Health and Social Science for All

Recently, I have been reflecting on the state of health and social science in the US.

How competitive is it to get an NIH grant?

The number of submissions to the National Institutes of Health has grown continually over the past 20+ years; in 2018, NIH received more than 55,000 grant applications, of which about 20% were funded, though the success rate varies by NIH institute.

Graph showing upward trend in number of grant submissions, and downward trend in funding rates.

Retrieved from: https://report.nih.gov/nihdatabook/report/20

Who is actually receiving grants?

NIH’s Data Book makes it easy to see the breakdown of grant awardees by gender.

Thus, about 70% of R01-equivalent (NIH’s main grant mechanism for large research projects) are awarded to men. I tried to find the numbers broken down by race/ethnicity in NIH’s Data Book, but the numbers were not available. Nikaj, Roychowdhury, Lund, Matthews, and Pearson (2018) examined R01 grant awards between 2009 and 2016. They found that less than 5% of awardees identified as underrepresented race or ethnic minorities.

Early stage investigator = 10 years or less from terminal degree; New investigator = never been awarded an R01; Experienced investigator = has held an R01. Underrepresented Minority = investigators who identified as African American/Black, American Indian or Alaska Native, Native Hawaiian or Other Pacific Islander. Data source: Nikaj, Roychowdhury, Lund, Matthews, & Pearson, FASEB Journal, 2018. doi: https://doi.org/10.1096/fj.201800639

Thus, the majority of NIH-funded biomedical, health, and social science research grants are awarded to men who are non-underrepresented; or primarily white men. That is, the nation’s NIH funded research agenda is being primarily driven by white men.

Why does the lack of diversity matter?

The NIH lists one of it’s fundamental goals as “to foster fundamental creative discoveries, innovative research strategies, and their applications as a basis for ultimately protecting and improving health.” Unfortunately, the lack of diversity in the NIH-funded workforce may be stifling innovation and creative discovery, and ultimately protecting and improving health for some not all. Galinsky et al. (2015) argued that diverse groups “enable effective decision making, innovation, and economic growth by promoting deeper information processing and complex thinking.” That is, groups that are less diverse, will have less innovation at least partially due to more simplistic thinking, and will actually solve problems more slowly and are less productive. Because NIH-funded research groups are often not diverse and are most often led by men who may not have had to face gender, race, or sexual minority discrimination, there are likely numerous critical, fundamental research questions that are not being answered because well-resourced groups with the ability to carry them out are not thinking of them. These critical, fundamental research questions may be asked by diverse scholars, but due to a lack of data, these scholars may never have the resources to answer these questions. Ameliorating health disparities (due to gender, race, ethnicity, education, social class, sexual and gender minority status, and other factors) is one of our most pressing public health problems. Efforts to reduce and eliminate health disparities should be led by diverse teams of researchers who are designing cutting edge studies to ask questions that are not currently being asked, and to collect data that are not currently being collected to answer them.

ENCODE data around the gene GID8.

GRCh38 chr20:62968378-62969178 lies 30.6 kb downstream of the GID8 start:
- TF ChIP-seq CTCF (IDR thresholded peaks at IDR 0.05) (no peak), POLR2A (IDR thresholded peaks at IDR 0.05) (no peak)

Health and Social Science for All: The Case of the National Couples’ Health and Time Study

I am leading a team that is working on the National Couples’ Health and Time Study (NCHAT). NCHAT is the first population-representative study of same and different-gender couples in the United States. We are collecting data from over 2500 individuals and their partners, and will have an oversample of individuals who are race and ethnic minorities. With support from NICHD, we will be collecting survey, time diary, and biological (dried blood spot) data. These data will eventually become available to scholars around the world to use, in the same vein as studies like the National Longitudinal Study of Adolescent to Adult Health or the Fragile Families and Child Wellbeing Study.

The research team for NCHAT is diverse in terms of race, ethnic, and sexual minority status. In fact, it is the most diverse team I have worked on, by design. Having this diverse team has shaped the project in critical ways that will certainly increase its impact. For example, one day when we were going over the survey, a team member points out that we had items and language that could be interpreted as a microaggression to some groups. As a white, cis, hetero woman, I did not notice these microaggressions, and now our survey is less offensive thanks to our awesome team. Yay! There are also items, questionnaires, and research questions that our team has discussed that I never would have thought about on my own. I am so grateful for each person’s perspective: JaNelle Ricks, Wendy Manning, Miranda Berrigan, Alexandra VanBergen, Patricia Pittman, Lawrence Stacey, Luther Young, Meghna Mahambrey, Jessica Horan, and Corinne Reczek.

Our goal in survey design has been to design a survey that will not only allow us to test the aims of our grant, but will also give researchers without access to adequate populations to test their research questions the ability to do so. With that in mind, we are crowd-sourcing our survey. That is, we want feedback from all scholars who might be interested in using these data to answer important research or policy-related questions. You can find a draft of the survey here, and you can find the feedback form here. The feedback form will stay open until June 16, 2019. We are grateful to have already received feedback from several individuals that has been incredibly helpful. Thank you all.